Did the Afghan who committed a bloodbath in the refugee home only come to Germany because he knew that he would not face the death penalty for his deed there?

Using a knife, a 30-year-old man caused a real bloodbath in a refugee home in Augsburg in April last year. The public prosecutor’s office wants the highest possible sentence, the defence lawyer has a different opinion.The prosecution called for the 30-year-old to be sentenced to life imprisonment for murder. In addition, the public prosecutor demanded a judgement of particularly serious guilt in the trial before the Augsburg Regional Court on Monday, so that the prison sentence could probably not be suspended after only 15 years.

The accused, an Afghan national, had made a partial confession in the trial and admitted to having cut the neck of his 15-year-old brother-in-law.

The man had also injured four other relatives of his wife, who had separated before the crime, with the knife.

However, the accused testified that he had been attacked by the youth.

In his plea, the defence lawyer therefore considered the killing of the 15-year-old as self-defence.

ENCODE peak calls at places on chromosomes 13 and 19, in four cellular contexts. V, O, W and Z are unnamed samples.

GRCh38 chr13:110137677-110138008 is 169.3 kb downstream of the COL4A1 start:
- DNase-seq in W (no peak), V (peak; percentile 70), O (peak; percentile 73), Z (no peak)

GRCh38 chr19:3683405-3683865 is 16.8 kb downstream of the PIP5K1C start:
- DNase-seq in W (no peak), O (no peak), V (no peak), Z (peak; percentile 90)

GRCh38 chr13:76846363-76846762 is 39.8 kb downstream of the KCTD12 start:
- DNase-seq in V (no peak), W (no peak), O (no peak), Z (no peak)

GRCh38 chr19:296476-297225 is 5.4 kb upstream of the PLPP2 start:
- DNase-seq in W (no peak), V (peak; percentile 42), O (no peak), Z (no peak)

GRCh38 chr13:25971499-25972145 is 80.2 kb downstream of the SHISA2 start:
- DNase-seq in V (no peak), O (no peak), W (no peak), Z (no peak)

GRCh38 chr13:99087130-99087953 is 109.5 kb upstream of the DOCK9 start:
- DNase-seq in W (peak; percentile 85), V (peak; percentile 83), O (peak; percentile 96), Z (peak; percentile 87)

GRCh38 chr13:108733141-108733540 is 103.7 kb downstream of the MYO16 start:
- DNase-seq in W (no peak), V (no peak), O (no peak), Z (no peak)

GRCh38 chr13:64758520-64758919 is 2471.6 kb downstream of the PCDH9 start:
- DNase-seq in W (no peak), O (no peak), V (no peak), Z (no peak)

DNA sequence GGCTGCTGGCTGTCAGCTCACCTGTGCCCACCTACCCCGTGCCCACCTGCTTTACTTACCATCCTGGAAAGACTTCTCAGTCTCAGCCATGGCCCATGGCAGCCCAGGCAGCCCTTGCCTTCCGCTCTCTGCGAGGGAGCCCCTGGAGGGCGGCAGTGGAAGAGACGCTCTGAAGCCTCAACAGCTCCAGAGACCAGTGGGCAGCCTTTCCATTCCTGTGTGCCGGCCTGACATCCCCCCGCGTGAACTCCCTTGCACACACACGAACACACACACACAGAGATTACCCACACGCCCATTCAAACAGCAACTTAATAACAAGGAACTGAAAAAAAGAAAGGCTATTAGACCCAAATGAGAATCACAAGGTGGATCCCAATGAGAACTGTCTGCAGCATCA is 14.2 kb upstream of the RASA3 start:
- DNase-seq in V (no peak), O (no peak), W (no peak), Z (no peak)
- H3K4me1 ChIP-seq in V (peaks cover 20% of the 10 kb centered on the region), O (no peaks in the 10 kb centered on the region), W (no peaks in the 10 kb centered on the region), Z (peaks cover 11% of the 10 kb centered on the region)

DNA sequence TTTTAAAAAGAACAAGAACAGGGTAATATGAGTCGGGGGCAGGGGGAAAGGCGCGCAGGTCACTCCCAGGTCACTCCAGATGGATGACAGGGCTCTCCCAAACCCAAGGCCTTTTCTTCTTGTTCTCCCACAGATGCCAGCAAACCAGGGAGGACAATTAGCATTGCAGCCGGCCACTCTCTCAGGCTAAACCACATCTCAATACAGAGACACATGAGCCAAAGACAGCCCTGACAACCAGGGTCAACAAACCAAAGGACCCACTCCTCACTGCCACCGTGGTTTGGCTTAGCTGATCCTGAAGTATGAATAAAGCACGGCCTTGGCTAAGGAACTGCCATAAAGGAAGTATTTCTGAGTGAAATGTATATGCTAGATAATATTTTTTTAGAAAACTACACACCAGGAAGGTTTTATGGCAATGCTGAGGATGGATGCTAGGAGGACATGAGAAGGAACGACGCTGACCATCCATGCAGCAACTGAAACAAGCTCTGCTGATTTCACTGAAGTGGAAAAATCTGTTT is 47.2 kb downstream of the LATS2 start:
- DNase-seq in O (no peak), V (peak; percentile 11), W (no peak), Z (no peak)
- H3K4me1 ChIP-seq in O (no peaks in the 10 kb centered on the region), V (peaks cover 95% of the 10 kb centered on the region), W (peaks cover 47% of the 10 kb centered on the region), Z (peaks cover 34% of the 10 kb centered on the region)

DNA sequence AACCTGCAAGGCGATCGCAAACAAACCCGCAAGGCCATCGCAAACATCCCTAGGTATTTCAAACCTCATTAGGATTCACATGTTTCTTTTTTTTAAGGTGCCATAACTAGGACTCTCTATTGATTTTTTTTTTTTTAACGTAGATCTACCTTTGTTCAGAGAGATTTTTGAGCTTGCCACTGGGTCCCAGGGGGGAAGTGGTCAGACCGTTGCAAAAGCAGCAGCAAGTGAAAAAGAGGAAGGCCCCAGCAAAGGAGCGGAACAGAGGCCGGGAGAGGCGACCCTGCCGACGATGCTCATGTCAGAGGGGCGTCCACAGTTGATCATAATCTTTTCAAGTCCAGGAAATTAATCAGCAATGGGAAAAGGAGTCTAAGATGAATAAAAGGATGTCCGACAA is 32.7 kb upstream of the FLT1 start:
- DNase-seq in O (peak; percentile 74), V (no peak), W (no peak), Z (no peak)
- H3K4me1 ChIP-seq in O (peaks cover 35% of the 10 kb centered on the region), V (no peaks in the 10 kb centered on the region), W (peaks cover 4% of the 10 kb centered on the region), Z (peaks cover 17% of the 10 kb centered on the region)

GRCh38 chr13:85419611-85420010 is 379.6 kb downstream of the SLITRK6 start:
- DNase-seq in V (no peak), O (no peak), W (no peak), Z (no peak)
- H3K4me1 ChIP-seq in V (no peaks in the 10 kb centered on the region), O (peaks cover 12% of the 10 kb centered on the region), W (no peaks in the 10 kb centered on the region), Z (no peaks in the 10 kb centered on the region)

The other offences were to be considered as dangerous bodily harm, there was no intent to kill. The defendant’s lawyer did not demand a particular sentence. The court will give its ruling on March the 2nd.

According to prosecutor Michael Nißl, the accused abused his wife for a decade and treated her like a serf. When the wife separated, he took revenge on his ex-partner’s family.

According to the prosecutor, the man, who had lived in Iran for a long time, in fact came to Germany solely because here only a prison sentence of 10 to 15 years might face him instead of a death sentence. Nißl attested to the man’s “inhuman callousness”.Initially, the 30-year-old was charged with murder and four counts of attempted murder. After the main hearing, however, the prosecutor assessed the knife attacks on the wife’s family members only as murder, attempted murder, attempted manslaughter and in two cases as dangerous bodily harm.


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